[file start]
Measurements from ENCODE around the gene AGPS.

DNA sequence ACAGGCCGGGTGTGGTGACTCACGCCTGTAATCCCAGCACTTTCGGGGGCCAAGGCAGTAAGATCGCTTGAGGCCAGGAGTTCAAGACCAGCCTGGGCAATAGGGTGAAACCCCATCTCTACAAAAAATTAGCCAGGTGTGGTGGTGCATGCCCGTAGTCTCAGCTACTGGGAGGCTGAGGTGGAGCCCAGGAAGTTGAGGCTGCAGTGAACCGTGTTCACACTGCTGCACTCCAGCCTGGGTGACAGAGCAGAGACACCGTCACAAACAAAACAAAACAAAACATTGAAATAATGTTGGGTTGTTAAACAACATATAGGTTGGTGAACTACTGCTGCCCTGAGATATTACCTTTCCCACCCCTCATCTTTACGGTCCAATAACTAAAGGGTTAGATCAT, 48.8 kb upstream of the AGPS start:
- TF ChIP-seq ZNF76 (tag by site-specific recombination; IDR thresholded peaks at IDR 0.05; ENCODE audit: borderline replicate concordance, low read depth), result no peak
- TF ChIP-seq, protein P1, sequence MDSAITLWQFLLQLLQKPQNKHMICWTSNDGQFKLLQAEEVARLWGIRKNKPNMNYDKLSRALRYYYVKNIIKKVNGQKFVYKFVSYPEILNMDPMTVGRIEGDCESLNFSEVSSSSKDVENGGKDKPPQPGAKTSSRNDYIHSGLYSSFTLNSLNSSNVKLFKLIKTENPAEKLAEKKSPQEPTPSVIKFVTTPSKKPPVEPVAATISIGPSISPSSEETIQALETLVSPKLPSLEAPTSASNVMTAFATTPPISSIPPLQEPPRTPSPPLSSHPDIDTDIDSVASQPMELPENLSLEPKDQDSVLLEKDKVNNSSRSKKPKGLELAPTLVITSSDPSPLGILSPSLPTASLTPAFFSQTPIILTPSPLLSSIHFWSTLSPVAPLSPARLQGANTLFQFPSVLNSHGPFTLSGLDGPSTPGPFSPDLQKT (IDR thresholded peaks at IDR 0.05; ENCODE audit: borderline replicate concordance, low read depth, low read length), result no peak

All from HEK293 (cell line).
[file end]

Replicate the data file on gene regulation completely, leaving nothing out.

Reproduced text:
Measurements from ENCODE around the gene AGPS.

DNA sequence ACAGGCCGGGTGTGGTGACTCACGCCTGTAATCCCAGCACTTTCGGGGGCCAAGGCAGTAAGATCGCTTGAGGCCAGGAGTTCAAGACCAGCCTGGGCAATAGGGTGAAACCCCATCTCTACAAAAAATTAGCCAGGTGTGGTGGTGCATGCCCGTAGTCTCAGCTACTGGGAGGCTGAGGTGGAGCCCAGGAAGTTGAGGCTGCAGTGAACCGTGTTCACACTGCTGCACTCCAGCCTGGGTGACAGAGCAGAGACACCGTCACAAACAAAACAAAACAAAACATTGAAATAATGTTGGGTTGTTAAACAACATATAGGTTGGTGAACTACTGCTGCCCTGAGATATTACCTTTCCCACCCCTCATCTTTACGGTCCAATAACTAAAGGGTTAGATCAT, 48.8 kb upstream of the AGPS start:
- TF ChIP-seq ZNF76 (tag by site-specific recombination; IDR thresholded peaks at IDR 0.05; ENCODE audit: borderline replicate concordance, low read depth), result no peak
- TF ChIP-seq, protein P1, sequence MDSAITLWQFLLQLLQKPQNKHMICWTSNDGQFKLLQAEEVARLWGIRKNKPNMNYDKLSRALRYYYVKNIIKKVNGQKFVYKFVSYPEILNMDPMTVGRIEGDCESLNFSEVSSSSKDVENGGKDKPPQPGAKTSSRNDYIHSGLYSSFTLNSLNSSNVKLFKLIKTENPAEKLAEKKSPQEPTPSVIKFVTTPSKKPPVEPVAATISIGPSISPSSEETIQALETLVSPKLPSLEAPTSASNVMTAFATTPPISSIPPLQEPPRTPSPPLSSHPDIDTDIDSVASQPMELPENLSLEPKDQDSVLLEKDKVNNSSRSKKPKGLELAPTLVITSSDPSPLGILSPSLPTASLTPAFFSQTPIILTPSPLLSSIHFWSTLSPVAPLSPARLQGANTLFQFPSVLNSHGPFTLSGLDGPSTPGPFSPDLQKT (IDR thresholded peaks at IDR 0.05; ENCODE audit: borderline replicate concordance, low read depth, low read length), result no peak

All from HEK293 (cell line).